There’s a lot to love about popcorn. It’s a fun, quick treat; a fluffy and crunchy textural delight. It is enjoyable freshly popped and hot OR at room temperature. Popcorn is the perfect canvas for all sorts of flavors, sweet and savory – and often, both together! It is a nostalgic snack, evoking memories of movie nights, cinematic adventure, and happy gatherings. But did you know popcorn is also a nutritious, gluten free whole grain?
The United States Department of Agriculture (USDA) classifies a whole grain as all parts that make up a kernel – the bran, endosperm, and germ. Popcorn passes! In fact, a 3 cup serving of popped popcorn is considered one whole serving from the grain group. This is good news, as consuming whole grains has been linked to reduced risk of heart disease; one of many beneficial reasons the USDA encourages us to make at least half of the grains we eat whole. Furthermore, because popcorn is – well, corn – it is a gluten free food. This is particularly important for our friends and family who have gluten intolerances and celiac disease – an immune reaction to eating gluten, a protein found in wheat, barley, rye, and products that contain these ingredients.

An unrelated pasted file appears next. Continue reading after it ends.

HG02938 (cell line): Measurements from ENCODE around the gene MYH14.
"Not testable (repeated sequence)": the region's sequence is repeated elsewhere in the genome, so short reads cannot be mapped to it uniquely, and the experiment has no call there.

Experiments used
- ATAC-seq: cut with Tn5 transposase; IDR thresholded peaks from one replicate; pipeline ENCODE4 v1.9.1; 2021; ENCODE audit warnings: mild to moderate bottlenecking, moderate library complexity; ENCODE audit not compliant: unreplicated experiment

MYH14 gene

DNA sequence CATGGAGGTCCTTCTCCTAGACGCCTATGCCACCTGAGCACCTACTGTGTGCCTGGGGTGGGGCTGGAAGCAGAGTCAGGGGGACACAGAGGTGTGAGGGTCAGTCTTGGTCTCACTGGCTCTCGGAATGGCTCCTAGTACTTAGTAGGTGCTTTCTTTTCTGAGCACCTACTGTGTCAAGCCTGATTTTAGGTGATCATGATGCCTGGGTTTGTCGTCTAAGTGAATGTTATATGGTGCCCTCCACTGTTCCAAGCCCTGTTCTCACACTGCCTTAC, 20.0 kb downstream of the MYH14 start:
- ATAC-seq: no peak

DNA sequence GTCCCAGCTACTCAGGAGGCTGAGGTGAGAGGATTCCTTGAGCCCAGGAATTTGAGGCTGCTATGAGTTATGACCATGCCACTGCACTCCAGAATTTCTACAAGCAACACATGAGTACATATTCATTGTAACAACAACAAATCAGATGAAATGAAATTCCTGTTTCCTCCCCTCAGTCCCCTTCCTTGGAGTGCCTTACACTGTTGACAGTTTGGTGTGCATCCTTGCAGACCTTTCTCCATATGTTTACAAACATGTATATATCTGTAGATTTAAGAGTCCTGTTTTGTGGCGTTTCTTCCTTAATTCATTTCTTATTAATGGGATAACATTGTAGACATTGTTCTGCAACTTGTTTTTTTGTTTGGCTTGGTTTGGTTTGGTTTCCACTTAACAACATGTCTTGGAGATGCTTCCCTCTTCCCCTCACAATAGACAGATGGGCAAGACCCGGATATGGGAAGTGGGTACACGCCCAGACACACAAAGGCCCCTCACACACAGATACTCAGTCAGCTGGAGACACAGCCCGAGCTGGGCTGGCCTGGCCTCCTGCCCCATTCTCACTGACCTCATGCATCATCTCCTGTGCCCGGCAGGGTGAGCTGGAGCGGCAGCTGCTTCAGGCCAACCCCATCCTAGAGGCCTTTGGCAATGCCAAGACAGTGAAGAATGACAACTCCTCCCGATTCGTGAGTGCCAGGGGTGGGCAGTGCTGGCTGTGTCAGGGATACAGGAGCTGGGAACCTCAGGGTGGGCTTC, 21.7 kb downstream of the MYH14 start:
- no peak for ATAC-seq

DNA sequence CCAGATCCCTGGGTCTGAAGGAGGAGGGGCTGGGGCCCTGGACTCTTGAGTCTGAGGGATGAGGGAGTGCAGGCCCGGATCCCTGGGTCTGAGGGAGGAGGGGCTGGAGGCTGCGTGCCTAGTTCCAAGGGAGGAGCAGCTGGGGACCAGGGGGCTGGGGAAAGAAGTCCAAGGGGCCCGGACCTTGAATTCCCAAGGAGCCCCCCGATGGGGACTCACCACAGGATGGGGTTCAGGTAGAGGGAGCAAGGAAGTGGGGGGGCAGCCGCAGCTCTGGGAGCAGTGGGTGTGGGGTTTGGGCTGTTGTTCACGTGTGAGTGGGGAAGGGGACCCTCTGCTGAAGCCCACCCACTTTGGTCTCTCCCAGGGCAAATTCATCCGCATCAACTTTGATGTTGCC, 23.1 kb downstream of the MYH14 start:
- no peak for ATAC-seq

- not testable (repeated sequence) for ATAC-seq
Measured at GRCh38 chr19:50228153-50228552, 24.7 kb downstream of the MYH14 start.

Keeping nutrition in mind, popcorn isn’t necessarily a ready, set, snack! situation. It certainly can be – there is nothing wrong with having an occasional snack simply to snack and enjoy – however, flavoring is an important component to pay attention to if you’re looking to keep it healthy. Any number of additives may offset your pursuit. “Nutrients” do not always = nutrition, as is the case with items like sodium, added sugars, and saturated fats.
When watching the Recommended Daily Value (RDV) of nutrients, it is worth noting the percentages (%DV) of sodium, added sugars, and saturated fats. These are the big three, as reducing overall intake of these items has been linked to the prevention of chronic diseases, like heart disease and hypertension. Take, for example, this label from a popular buttery brand. A serving size (about 5 cups popped) contains 30% RDV of saturated fats and 20% RDV of sodium. Accounting for individual health goals, these are significant amounts toward daily intake. However, fear not….
There are so many ways to enjoy a healthy popcorn snack, and a variety of recipes to try. Take this Simple Stovetop Popcorn from the Med Instead of Meds Program, an eating pattern that champions making your grains whole. Looking for something a little sweeter? Check out this Popcorn Treats recipe from USDA MyPlate. If you’re interested in tackling something a little more gourmet, try this Peanut Caramel Popcorn from Oldways. Maybe spicy is more your style? This Chili Popcorn is worth your while!
Written By: Amanda Butalla, Family and Consumer Sciences Agent, NC Cooperative Extension, Ashe County Center